Stud goaltender Cory Schneider is having another standout campaign backing up Roberto Luongo in Vancouver. This season, Schneider has appeared in 26 games, he’s sporting the third best save percentage of any NHL goalie with more than 20 starts, and in terms of his quality-start percentage: he’s been more reliable between the pipes than Luongo. Schneider is young, he’s smart, he’s articulate, and his goaltending mechanics are impeccable. At this point, it’s not a stretch to list Cory Schneider among the league’s best young goaltenders, and with his contract expiring this summer the notion of adding Schneider to the roster has opposing teams and fan-bases salivating.
Take Tyler Dellow and Jonathan Willis, two of the smartest Oilers fans out there, who have actively fantasized about the Oilers signing Cory Schneider to an Offer Sheet. If you’re a team that needs to address your starting goaltending, you’re not going to do better than Cory Schneider this offseason. Yes, there’s a chance that Cory Schneider could take up the starters mantle in the postseason for the Canucks; but with Roberto Luongo’s immovable contract on the books through the return of Christ, it remains very likely that Schneider will begin next season wearing colours other than Canucks blue.
But how will that process unfold? Will any teams sign Cory Schneider to an offer-sheet? Will he be taken to arbitration? Will he be dealt at the draft? Read past the jump for your complete guide on Cory Schneider’s impending restricted free agency.
Before we begin, I need to mention that in writing this blog-post I am deeply indebted to the guidance of BeantownCanuck. I’m reluctant to list him as a co-author (in case he hates the blog post) but that’s how important his contributions were. Needless to say: I couldn’t have navigated the CBA legalese without him.
The Draft and the Market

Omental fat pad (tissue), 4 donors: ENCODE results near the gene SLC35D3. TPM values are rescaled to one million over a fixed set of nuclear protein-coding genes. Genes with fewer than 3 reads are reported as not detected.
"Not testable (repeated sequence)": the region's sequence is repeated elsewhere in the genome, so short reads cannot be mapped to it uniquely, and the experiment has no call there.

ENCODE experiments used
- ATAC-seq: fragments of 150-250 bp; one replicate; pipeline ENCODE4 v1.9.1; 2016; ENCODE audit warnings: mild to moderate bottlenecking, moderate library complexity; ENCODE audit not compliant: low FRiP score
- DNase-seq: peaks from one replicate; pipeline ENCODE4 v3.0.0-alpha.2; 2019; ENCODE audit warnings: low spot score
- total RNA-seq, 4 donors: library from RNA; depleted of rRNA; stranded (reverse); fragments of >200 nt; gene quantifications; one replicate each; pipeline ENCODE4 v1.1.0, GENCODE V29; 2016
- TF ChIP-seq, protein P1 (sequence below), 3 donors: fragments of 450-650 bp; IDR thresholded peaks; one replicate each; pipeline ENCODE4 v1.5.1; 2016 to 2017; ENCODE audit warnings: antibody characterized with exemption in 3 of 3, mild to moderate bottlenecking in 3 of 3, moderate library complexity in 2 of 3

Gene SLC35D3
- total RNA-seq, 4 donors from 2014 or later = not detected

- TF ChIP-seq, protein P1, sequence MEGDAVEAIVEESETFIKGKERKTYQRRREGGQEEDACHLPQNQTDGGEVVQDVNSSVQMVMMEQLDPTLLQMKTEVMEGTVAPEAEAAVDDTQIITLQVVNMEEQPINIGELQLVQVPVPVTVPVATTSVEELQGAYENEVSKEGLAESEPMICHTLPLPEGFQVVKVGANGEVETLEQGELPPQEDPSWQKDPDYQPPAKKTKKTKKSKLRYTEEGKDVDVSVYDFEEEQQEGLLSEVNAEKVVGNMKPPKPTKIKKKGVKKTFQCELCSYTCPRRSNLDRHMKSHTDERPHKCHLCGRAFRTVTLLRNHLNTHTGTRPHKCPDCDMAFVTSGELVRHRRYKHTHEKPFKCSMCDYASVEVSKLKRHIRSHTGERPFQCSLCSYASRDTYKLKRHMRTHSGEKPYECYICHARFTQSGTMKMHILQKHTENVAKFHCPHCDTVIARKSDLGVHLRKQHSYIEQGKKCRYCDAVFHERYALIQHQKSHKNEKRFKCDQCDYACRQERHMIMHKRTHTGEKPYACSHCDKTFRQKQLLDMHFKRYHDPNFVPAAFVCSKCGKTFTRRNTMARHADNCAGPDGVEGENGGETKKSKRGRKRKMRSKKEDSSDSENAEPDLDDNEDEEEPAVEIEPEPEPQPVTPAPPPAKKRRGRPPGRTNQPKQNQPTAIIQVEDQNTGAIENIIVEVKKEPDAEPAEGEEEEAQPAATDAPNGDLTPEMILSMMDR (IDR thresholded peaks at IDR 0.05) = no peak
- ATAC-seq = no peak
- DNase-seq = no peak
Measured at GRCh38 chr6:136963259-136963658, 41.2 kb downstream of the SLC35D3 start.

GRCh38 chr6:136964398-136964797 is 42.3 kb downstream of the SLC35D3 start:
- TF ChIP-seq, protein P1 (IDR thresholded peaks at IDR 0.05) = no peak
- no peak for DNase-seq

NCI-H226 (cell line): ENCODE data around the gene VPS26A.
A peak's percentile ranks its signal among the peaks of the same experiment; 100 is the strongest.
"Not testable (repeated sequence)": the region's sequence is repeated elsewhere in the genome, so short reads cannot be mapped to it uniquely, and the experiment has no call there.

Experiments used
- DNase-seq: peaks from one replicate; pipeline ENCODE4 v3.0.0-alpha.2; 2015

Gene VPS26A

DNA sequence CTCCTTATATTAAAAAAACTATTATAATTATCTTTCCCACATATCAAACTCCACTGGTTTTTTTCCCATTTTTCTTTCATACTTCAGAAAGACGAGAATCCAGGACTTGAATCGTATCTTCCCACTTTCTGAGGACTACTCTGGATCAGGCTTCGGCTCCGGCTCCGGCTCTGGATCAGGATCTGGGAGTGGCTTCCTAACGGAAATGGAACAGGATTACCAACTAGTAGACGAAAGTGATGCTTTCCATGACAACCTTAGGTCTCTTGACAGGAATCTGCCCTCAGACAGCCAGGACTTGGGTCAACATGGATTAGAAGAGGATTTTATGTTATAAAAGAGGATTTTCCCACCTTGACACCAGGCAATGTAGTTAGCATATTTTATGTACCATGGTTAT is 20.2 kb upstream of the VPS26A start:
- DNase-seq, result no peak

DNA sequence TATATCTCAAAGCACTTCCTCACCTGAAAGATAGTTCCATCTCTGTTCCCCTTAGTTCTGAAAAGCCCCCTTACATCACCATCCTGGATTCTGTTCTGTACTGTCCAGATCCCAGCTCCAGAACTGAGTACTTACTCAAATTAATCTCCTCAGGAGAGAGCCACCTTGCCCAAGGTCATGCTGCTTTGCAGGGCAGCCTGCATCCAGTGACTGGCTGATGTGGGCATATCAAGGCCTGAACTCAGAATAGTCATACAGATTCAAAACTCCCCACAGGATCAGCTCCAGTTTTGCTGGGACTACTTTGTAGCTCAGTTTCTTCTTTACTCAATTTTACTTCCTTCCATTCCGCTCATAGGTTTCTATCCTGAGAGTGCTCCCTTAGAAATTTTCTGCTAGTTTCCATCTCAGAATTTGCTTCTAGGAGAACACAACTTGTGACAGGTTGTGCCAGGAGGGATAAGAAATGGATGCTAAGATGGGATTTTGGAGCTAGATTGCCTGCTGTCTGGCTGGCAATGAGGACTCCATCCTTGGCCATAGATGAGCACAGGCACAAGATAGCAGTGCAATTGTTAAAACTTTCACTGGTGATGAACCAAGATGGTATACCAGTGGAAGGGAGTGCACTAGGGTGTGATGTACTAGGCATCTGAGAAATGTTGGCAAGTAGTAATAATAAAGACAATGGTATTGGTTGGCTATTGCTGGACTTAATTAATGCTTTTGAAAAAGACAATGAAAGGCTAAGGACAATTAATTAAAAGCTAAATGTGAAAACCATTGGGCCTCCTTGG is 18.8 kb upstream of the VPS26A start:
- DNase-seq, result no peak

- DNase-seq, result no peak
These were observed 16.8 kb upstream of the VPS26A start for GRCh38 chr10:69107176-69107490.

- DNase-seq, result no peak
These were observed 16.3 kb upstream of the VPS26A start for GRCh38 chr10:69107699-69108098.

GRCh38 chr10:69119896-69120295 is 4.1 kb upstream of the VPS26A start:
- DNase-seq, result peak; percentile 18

Most observers expect that Cory Schneider will be dealt at this year’s NHL entry draft which takes place on June 22nd and 23rd in Pittsburgh, Pennsylvania. Generally speaking, teams are flush with cap-space at the draft and are looking to build their roster long-term. For teams looking to address a need in net, Cory Schneider will be the most coveted asset.
Mike Gillis isn’t a stranger to making draft day deals. In 2010 he completed probably his worst trade as General Manager of the Canucks, when he acquired Keith Ballard and Victor Oreskovich from Florida while sending a conditional first round pick (Quinton Howdon), Michael Grabner and Steve Bernier to the Panthers. That deal is among the few blemishes on Gillis’ record as Canucks GM (I’d also include the Luongo contract, and the Mathieu Schneider experiment), so he’ll look to do better this time around.
Realistically, there are five major teams that meet the criteria of being a) desperately in need of addressing their goaltending situation long-term and b) a team that the Canucks would likely trade with. Those five teams are the Toronto Maple Leafs, the Tampa Bay Lightning, the New York Islanders, the Columbus Bluejackets and the New Jersey Devils. The Bluejackets are in the West but will need more than a goaltender to seriously trouble the Canucks, and they’ll likely be in a different conference soon enough as a result of realignment. I’d put three other teams (Winnipeg, Washington and Phoenix) as possible long-shots who could conceivably make a bid.
The Canucks will likely be looking for some combination of a high first round pick, and a young roster player (preferably a right-side Defenseman). Gillis will hold an auction of sorts, and almost assuredly, he’ll deal Cory Schneider (or in a less likely but still feasible scenario: Roberto Luongo) on the 22nd of June to the highest bidder.